Why is heat dangerous in a work environment?

The summer can be devastatingly hot, making work more difficult for those exposed to high temperatures. Without proper breaks and shade, heat can be dangerous or deadly to workers. This is why the Centers for Disease Control and Prevention has created the criteria for a recommended standard for occupational exposure to heat and hot environments.

Heat itself can result in injuries, disease, death and reduced productivity in the workplace. The stress of working in a hot environment can make it easier for workers to make mistakes or take shortcuts to get out of the heat or sun. In 2014, it was found that there is evidence that heat stress is increasing in many work environments, particularly those around the equator, where the temperatures rise and fall in relation to climate change.

SSDI benefits for children with intellectual disability

For many people in Ohio, disabilities are caused by injuries or illnesses, afflicting primarily adults. On occasion, however, conditions that manifest themselves in childhood can be the basis for an award of disability benefits. One such condition is an "intellectual disability," formerly called mental retardation. In this post, we will review the fundamentals of Social Security Disability benefits for this condition.

The general rule states that the child must suffer from "significantly sub-average general intellectual functioning with deficits in adaptive functioning." The required level of severity is met if one of six criteria is satisfied.

Father fights for disabled son's compensation after severe injury

When you're injured at work, you shouldn't have to worry about the funds meant to care for your needs being cut off for no reason. If you find yourself fighting just to survive on the money you receive for disability benefits even though you're meant to get paid from an insurance company, you may be in a position like this family. According to the Aug. 1 news, the young man was 24 at the time of the accident that caused his disability. He had been working as an electrician when he was injured. He was working at a bank that was under construction when he was electrocuted by a high-voltage shock.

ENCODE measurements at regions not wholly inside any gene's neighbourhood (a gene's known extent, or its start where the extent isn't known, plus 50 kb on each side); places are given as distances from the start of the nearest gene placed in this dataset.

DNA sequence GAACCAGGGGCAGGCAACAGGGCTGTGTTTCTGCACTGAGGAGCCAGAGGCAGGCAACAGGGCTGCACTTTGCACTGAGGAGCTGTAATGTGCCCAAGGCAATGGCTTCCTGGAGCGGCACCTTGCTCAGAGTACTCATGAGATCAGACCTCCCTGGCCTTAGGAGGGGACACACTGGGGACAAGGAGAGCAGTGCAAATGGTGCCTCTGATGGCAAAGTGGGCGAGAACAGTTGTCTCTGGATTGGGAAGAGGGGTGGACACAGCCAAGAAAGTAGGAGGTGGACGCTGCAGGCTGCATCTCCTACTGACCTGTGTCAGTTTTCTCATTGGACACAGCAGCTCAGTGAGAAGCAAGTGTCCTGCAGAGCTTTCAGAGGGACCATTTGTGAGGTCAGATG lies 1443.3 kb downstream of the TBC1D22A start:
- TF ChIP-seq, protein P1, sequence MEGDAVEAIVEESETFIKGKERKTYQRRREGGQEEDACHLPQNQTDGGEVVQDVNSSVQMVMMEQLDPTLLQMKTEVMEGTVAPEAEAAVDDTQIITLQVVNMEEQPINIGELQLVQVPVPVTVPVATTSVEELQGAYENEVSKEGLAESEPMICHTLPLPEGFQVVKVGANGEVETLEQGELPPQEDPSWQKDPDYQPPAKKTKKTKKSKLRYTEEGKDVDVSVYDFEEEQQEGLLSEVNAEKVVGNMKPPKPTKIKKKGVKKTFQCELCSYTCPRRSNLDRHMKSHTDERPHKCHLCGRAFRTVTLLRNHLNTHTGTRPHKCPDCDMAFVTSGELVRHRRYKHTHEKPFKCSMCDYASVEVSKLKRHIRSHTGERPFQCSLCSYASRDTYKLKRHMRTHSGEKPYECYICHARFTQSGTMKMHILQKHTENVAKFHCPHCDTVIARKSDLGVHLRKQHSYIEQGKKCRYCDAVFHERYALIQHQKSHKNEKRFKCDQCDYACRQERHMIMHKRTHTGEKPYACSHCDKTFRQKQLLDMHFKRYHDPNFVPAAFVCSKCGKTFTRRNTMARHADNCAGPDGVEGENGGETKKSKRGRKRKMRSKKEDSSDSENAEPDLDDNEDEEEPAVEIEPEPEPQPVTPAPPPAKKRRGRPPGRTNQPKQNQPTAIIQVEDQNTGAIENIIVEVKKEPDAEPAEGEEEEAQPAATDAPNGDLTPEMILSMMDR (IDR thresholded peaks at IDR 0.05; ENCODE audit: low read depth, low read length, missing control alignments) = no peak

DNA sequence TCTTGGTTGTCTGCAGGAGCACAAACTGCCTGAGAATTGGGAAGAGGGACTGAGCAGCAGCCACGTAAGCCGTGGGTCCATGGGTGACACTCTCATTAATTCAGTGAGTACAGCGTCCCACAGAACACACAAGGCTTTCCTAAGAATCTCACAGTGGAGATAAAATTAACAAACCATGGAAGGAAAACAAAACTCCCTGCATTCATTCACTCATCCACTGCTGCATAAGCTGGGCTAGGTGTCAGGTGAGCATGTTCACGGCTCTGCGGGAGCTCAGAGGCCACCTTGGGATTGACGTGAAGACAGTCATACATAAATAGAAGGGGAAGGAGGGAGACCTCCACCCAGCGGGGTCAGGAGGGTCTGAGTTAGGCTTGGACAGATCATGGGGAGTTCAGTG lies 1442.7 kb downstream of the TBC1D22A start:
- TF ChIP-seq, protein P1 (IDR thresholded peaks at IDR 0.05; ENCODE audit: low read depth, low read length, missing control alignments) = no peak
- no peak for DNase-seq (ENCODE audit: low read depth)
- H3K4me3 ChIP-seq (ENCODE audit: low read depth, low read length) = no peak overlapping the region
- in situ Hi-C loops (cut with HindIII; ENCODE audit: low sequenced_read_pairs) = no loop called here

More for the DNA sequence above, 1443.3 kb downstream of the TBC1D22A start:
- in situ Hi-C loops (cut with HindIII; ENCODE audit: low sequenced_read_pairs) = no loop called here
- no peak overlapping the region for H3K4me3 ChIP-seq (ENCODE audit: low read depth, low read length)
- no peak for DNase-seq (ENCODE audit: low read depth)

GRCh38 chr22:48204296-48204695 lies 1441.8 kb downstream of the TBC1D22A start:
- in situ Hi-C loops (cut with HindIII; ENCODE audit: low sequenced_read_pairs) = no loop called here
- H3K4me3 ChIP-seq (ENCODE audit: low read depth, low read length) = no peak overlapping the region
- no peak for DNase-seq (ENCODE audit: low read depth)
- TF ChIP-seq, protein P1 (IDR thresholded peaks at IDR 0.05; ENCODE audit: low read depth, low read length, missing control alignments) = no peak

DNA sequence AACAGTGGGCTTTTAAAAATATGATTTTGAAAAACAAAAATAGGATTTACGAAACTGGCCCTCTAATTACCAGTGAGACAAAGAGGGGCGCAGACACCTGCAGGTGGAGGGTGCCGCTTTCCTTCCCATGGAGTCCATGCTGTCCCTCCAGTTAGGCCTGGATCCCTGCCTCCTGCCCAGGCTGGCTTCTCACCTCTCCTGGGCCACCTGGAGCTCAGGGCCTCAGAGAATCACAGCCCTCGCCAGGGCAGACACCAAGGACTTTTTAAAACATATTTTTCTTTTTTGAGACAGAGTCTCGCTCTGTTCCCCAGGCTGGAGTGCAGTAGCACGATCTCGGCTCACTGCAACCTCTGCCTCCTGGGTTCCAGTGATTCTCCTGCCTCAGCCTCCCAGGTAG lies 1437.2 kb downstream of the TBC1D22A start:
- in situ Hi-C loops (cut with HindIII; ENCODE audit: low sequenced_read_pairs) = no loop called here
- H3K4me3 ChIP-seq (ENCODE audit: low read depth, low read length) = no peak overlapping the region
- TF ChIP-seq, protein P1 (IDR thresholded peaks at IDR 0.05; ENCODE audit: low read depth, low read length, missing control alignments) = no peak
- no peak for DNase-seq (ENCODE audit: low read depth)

Although he spent nearly a month in a coma, he's alive. At age 34, he is completely disabled. He no longer is able to bathe, dress, or speak for himself. He can't walk, so he gets around in a wheelchair. His father says his son has to use a diaper for incontinence.

Ohio Supreme Court upholds workers' rights in employer retaliation case

In Ohio, it is illegal for an employer to fire, demote or retaliate against an employee simply because he or she files or pursues a workers' compensation claim. While this anti-retaliation law is one of the bedrocks of Ohio's workers compensation system, its application was recently questioned in case before the Ohio Supreme Court.

In the opinion titled Onderko v. Sierra Lobo, Inc., the court was asked to decide whether injured employees who have been retaliated against by their bosses must first prove their injuries occurred at work before they can file a claim under Ohio's workers' compensation anti-retaliation statute. The court determined they do not - thereby protecting the rights of Ohio workers and preventing them from having to choose between their jobs and workers' comp benefits they deserve.

Heat sickness and the summer: What employers should do

Heat and cold hazards can affect people in the workplace very quickly. During the summer, heat-related hazards are the most likely, although those working in freezers or in cold atmospheres can be exposed to dangerously low temperatures.

The Occupational Safety and Health Administration doesn't require employers to provide heating or air conditioning in a normal workplace, which is something you may be surprised to hear. OSHA does, however, ask that temperatures be controlled between 68 and 76 degrees Fahrenheit. Failing to do this can expose workers to temperatures that could lead to hypothermia, if it's too cold, or hyperthermia, if it's too hot.

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Philip J. Fulton Law OfficeRepresenting Victims Of Workplace Injuries And Disability

89 East Nationwide Boulevard
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Columbus, OH 43215